It’s September of last year. We board our van/bus “Vito” and leave behind the vigor and verve of Naples. Through the tangle of cars coiling around the tight weave of roads I glance back and catch a last glimpse of the intense blue and sparkle of the coast, a flash of a red building, balconies with arbors wound with vines of grapes and filled with flowering potted plants. The cacophony of sounds of bella Napoli recedes as we quit the city and head north.

I’ve been to Umbria many times before and know it well as one of my closest friends hails from the “green heart of Italy.” Little do my travelling companions know this mid September morning that what we are moving towards is the antithesis of all that we left behind: as we travel northwards towards Umbria the colours of the landscape become muted and hushed; the senses no longer assaulted by the intense and provocative beauty of Naples and its rugged coast, begin to yield to a gentler, verdant landscape lulled by the soothing rise and fall of undulating hills and wildflower-flecked meadows.

The landscape here and there suddenly turns wild and uncultivated with tapering valleys that wrap themselves around jagged mountains. A solemn silence penetrates our space —an imposed quietude, as if the countryside itself would wish us to be restrained and observant of the land around us. There is a mystical aura that permeates. And, no wonder, Umbria is the home of the saints, the birthplace of some of the Church’s holiest of men and women, an area rich in Christian history: St Francis, St Benedict, St Clare, St Rita of Cascia. It makes me wonder if it is the landscape that induces one to prayer and meditation or simply some unknown entity that invades the spirit when entering this land. Mediaeval castles, watchtowers and ancient abbeys can be seen rising above ancient Umbrian towns, crowning the hilltops with sweeping panoramic views over the gentle rolling countryside.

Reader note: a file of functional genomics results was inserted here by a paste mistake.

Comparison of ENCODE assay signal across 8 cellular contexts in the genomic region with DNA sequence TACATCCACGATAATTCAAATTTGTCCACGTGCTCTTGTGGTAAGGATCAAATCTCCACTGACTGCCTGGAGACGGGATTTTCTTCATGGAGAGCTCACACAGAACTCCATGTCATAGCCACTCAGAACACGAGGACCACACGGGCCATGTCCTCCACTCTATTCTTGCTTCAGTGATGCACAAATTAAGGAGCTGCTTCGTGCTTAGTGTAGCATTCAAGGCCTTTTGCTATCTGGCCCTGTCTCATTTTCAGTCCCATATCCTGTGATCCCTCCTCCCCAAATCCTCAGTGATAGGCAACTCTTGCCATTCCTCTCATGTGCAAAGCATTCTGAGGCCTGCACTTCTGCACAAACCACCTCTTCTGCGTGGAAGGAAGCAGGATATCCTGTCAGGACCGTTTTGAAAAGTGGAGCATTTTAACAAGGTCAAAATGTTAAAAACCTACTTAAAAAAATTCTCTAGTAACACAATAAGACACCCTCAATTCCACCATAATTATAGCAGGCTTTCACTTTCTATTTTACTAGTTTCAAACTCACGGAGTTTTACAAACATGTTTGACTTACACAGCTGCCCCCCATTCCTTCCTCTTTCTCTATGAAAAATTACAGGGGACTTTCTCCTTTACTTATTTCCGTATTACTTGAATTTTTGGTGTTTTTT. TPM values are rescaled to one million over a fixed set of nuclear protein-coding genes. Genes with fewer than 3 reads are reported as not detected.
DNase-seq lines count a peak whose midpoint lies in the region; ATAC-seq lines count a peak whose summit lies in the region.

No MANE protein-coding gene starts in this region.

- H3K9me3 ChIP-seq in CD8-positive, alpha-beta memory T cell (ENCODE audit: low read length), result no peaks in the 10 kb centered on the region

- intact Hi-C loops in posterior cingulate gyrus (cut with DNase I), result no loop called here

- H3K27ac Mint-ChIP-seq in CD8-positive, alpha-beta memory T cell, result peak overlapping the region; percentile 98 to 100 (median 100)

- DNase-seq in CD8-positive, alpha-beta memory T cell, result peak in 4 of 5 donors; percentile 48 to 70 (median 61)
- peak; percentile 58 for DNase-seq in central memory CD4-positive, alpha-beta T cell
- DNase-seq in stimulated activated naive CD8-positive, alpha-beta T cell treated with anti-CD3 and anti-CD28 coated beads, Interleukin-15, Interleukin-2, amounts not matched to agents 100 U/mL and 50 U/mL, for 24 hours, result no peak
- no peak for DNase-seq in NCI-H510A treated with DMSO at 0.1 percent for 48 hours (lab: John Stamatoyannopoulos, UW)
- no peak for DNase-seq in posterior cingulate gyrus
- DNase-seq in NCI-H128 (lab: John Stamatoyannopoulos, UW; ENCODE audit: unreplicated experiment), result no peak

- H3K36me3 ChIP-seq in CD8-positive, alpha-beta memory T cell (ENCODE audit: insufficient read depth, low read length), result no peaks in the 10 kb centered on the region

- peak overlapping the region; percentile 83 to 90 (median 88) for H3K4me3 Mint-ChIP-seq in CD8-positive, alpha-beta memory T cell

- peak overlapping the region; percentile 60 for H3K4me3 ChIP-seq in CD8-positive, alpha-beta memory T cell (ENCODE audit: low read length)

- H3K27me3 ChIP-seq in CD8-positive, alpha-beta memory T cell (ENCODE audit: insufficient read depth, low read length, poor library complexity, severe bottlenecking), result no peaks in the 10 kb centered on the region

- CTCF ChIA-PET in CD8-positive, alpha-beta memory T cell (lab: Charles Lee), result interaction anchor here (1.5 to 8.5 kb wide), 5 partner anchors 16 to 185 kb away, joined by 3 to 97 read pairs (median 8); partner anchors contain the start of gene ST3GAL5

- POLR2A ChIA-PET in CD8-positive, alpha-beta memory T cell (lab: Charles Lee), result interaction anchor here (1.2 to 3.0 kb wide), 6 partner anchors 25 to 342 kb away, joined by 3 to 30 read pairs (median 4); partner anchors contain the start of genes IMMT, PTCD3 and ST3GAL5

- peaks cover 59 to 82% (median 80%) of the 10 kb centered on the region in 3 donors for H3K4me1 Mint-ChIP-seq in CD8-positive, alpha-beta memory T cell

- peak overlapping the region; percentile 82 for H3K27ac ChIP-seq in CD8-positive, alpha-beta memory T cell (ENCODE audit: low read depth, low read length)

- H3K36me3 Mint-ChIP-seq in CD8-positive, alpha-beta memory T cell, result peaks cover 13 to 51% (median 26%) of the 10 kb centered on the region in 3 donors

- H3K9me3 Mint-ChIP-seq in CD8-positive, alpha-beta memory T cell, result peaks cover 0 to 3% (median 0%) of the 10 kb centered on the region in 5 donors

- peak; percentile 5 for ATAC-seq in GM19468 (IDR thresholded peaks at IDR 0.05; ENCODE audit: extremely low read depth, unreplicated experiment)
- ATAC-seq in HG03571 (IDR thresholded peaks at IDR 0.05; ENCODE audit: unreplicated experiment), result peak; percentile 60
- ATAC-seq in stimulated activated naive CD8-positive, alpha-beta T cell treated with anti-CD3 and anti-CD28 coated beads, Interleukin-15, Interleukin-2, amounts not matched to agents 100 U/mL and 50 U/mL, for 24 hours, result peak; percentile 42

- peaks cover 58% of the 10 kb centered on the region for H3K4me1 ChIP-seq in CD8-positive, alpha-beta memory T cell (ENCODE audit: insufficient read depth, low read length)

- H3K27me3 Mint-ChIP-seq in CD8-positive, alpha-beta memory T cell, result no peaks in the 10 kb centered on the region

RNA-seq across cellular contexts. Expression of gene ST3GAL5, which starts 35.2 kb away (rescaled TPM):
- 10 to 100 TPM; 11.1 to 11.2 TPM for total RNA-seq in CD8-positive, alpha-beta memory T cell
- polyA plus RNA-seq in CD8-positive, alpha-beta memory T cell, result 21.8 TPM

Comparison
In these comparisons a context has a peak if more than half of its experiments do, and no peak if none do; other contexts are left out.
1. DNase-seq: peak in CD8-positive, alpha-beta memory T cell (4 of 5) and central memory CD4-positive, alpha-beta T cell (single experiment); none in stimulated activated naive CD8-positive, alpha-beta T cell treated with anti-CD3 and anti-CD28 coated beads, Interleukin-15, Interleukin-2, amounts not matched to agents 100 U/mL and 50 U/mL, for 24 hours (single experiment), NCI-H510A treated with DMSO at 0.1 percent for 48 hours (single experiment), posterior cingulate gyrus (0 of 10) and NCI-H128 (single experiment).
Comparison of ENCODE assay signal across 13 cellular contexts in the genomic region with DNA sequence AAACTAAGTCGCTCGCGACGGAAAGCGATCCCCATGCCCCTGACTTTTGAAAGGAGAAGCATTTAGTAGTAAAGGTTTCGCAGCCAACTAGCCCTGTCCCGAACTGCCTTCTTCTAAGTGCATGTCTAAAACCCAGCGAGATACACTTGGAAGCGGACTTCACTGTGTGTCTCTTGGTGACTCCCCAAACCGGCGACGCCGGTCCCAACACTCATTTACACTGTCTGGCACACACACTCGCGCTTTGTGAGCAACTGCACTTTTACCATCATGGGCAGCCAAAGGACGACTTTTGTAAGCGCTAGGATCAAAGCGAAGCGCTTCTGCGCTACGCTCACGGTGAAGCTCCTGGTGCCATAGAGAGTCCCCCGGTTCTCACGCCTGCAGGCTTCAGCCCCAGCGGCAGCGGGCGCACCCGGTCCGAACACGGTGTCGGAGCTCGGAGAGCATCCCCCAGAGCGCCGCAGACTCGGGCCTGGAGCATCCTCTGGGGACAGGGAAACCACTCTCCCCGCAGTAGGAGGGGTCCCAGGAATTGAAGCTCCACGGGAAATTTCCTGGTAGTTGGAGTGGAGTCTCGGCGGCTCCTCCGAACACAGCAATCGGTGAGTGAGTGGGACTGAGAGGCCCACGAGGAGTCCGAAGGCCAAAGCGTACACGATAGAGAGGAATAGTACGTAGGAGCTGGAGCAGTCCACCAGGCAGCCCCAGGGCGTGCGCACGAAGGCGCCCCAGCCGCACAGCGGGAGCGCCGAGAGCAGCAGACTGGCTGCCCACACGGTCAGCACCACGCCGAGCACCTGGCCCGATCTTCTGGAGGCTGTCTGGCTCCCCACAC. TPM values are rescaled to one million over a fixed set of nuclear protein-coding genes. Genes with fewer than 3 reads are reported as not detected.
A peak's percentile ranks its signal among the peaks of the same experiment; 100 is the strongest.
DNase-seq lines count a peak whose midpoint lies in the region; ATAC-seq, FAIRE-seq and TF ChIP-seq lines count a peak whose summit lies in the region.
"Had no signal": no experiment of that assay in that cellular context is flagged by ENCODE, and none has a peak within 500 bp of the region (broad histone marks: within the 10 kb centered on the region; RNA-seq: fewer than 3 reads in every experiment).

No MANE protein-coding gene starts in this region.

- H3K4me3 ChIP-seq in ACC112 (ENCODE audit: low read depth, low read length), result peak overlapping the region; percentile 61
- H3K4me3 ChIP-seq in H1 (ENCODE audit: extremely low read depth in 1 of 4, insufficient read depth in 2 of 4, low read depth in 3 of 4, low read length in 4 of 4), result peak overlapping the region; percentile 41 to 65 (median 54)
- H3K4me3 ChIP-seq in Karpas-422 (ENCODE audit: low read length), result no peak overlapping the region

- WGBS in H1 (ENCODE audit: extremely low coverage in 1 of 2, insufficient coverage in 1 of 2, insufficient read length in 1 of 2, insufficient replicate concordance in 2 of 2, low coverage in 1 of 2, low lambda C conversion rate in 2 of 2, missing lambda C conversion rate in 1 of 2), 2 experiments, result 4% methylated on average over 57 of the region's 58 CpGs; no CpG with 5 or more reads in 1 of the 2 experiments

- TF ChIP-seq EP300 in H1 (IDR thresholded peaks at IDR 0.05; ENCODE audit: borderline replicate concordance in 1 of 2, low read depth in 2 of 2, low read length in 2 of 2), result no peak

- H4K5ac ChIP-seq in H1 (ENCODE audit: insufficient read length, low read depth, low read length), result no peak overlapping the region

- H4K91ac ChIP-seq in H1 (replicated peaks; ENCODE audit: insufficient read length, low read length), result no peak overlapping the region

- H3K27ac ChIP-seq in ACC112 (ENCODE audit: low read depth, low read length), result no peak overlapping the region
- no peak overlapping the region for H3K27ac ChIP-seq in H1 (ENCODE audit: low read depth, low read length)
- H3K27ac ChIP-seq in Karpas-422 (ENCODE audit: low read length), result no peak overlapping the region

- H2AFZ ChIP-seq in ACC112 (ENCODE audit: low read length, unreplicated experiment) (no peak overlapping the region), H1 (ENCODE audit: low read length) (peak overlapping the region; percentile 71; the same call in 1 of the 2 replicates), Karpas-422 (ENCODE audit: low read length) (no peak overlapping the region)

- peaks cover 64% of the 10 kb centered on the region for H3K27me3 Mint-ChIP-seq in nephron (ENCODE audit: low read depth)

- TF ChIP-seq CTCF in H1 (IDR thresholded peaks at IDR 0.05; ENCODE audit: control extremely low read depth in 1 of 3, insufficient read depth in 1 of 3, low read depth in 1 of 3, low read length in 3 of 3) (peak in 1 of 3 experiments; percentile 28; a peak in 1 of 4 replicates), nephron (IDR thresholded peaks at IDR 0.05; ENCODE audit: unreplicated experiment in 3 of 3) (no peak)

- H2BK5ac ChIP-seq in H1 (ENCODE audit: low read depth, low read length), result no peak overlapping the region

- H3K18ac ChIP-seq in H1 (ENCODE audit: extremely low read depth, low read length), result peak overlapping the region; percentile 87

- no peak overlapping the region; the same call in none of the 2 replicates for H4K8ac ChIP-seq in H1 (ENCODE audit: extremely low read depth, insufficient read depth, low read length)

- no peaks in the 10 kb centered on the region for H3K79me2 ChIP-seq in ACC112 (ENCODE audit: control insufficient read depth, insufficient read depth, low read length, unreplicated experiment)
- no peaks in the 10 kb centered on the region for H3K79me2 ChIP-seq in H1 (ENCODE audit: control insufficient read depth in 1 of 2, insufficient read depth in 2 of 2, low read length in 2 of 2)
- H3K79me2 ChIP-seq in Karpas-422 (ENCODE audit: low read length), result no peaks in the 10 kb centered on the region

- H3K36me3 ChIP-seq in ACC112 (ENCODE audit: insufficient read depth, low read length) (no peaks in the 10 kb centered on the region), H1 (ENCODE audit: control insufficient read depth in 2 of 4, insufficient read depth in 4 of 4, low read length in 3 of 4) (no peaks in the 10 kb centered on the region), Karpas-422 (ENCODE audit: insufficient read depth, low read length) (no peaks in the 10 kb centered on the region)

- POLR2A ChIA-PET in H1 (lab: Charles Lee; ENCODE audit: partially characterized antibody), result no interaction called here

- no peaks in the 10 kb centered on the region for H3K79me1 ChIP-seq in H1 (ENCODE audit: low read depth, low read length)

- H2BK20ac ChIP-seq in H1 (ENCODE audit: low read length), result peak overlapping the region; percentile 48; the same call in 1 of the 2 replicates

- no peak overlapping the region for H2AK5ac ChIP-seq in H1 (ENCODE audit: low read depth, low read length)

This region of Italy, by its very nature of being landlocked, seems almost remote and timeless. It still today manifests the spirit and aestheticism of the Middle Ages more than any other area of Italy.

A plethora of splendid art and architecture, not to mention its ravishing nature, should make Umbria one of the most exciting travel destinations in Italy. And yet, it remains little known. Towns like Spello, Todi, Montefalco, Norcia, Narni, Amelia, even Perugia, receive little tourism compared to its neighbour, Tuscany. Big tour buses and tourist hordes are simply not to be found in Umbria. And that is certainly a good thing. I discovered this little corner of paradise many years ago through a close high school friend whose family came from Umbria. When the

family moved back here from the States, I came to visit. Piera took me to discover Bevagna, Spello, Collepino, Belfiore di Foligno; Signora Iride, God bless her, introduced me to ,strozzapreti. No one’s, were quite like hers.

Here in this small central region of Italy of hills covered in dark, thick forests of Mediterranean oaks, of silent river valleys and splendid mediaeval towns I found balm for the soul, a feast for the eyes and fulfillment for the palate! I knew then that I had to come back. And I did. Many times.

Today we are headed towards ,Todi: it is near here that we will drop anchor for a week. Along the way we glimpse beautiful ancient villas sitting on well-tended land dotted with cypress trees. Many of these luxuriant homes have been bought up by foreigners who purchase the properties and leave them empty for most of the year. This must certainly change the dynamics of community life, especially since so many younger people have already left the countryside in search of work in big cities elsewhere. Still, the cultivated fields are numerous and tell of productive labour. Vineyards in neat rows on hillsides have brought back the historic vines of the Sagrantino—a grape most readily identified with Umbria. I’m not a wine connoisseur, but the ,Sagrantino di Montefalco is possibly my favourite wine. The anticipation of the succulent Umbrian dinners accompanied by a glass of Sagrantino, makes me heady! Serenity and culinary ecstasy: so glad to be returning to Umbria.